The word “doula” is a Greek word meaning “woman’s servant.” A doula is essentially a labor support companion. They are professionally trained in childbirth to provide emotional, physical, and educational support to pregnant women throughout their journey. They are NOT medically trained; their purpose is to provide a positive, memorable, and empowering birthing experience, but they do not help with the physical birthing process.
A midwife is a trained health professional, sometimes — but not always — a nurse, who helps healthy women during labor, delivery, and after the birth of their babies. Midwives can deliver babies at home, in birthing centers, or in a hospital.
Sara Linkey, CNM, MSN, RN at Henry County Hospital, explains, “Certified Nurse-Midwives (CNMs) partner with women to provide evidence-based women’s health care. Midwives provide gynecology services, pregnancy and postpartum care, and are qualified and trained in delivery. The Midwifery relationship can start in the teen years and continue all the way through menopause. Midwives are passionate about education, health promotion, and assisting women to make the best choices about their health. Midwifery is women caring for women!”
For those who are considering a midwife, it’s important to recognize that midwives can have different levels of training:
A certified nurse-midwife (CNM) is a registered nurse who has graduated from an accredited nurse-midwifery education program and passed the national exam. CNMs can practice in all 50 states.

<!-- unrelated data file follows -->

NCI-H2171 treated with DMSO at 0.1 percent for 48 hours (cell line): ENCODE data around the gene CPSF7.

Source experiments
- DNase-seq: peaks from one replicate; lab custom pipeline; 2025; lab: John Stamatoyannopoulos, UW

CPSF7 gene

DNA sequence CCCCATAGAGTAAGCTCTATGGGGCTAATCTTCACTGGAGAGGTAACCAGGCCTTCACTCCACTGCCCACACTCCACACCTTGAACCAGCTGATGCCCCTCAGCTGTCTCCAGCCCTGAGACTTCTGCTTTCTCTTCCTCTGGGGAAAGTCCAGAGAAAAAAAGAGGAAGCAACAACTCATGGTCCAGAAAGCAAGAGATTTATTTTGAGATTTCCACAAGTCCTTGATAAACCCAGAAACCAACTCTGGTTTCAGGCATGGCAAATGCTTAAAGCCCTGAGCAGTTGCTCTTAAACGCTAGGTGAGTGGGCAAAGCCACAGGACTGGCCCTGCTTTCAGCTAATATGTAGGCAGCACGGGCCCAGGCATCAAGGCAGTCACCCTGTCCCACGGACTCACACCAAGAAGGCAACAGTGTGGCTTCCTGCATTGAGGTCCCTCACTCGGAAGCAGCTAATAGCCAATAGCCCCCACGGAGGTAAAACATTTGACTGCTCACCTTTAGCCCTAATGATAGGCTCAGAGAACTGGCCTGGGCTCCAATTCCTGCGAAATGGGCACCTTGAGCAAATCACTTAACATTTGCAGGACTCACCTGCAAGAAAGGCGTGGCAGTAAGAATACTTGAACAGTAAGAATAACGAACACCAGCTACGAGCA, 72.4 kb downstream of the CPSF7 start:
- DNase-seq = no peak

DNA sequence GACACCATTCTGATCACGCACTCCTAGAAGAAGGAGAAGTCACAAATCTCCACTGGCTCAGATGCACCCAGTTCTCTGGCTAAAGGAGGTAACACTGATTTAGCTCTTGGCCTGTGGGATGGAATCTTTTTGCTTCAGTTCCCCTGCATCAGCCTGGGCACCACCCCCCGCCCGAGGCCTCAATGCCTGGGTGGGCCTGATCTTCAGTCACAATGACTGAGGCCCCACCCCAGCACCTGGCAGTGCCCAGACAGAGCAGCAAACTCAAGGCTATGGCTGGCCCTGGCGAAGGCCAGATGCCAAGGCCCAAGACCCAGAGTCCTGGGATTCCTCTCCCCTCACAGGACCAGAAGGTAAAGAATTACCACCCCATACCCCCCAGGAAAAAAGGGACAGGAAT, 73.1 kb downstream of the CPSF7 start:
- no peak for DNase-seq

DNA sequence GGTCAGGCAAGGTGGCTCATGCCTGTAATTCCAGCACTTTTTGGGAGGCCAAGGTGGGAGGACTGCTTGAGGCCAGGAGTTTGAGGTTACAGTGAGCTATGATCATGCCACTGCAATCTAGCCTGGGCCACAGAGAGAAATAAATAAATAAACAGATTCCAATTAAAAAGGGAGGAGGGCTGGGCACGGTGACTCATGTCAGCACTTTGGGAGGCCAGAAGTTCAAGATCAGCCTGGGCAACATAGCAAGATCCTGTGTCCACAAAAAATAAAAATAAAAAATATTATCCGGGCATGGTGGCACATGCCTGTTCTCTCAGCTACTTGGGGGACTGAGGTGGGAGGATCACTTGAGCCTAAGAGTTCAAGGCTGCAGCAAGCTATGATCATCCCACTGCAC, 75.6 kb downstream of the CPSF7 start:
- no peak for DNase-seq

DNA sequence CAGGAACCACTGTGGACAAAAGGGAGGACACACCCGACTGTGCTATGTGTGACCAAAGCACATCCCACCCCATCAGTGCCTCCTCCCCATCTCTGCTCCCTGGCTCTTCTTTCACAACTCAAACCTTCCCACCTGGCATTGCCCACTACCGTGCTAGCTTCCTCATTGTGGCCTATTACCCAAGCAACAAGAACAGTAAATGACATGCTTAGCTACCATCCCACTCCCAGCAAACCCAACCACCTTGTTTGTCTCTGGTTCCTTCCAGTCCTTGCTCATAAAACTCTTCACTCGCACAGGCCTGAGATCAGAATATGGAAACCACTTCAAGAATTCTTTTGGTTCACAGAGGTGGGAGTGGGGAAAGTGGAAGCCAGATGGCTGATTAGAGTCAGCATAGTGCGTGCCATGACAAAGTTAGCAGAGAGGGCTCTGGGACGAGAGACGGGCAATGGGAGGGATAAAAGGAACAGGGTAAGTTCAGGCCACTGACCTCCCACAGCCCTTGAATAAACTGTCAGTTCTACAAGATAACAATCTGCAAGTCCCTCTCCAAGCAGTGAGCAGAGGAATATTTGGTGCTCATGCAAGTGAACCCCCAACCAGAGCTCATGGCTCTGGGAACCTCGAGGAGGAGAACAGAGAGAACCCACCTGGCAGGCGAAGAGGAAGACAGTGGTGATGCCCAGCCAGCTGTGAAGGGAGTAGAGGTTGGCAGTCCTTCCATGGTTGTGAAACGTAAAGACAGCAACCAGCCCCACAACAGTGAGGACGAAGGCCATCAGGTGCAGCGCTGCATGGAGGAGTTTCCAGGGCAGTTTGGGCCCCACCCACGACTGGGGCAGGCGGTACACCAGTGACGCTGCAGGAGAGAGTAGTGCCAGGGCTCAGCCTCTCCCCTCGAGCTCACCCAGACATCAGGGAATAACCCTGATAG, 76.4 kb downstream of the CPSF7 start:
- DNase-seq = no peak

A certified midwife (CM) is a midwife with a bachelor’s degree or higher in a health field but is NOT a nurse. To become a certified midwife, however, they must complete an accredited midwifery education program and pass the national exam. Only a handful of states allow CMs to practice.
A certified professional midwife (CPM) has training and clinical experience in childbirth, in and/or outside of the hospital setting and has passed the national exam. They are NOT nurses. Not all states permit CPMs to practice.
Are they right for you?
While anyone and everyone could use a doula, it is recommended to only use a midwife if you have a healthy pregnancy with no complications as midwives are not medically trained or equipped to deal with complications during delivery or medical issues that may arise with the newborn.
Midwives provide the same medical support and guidance during pregnancy as an OB/GYN, conducting prenatal exams and advising you during your pregnancy. They can deliver your baby and provide a doctor referral when necessary.
As with all decisions during pregnancy, the choice of a doula and/or midwife is a personal one.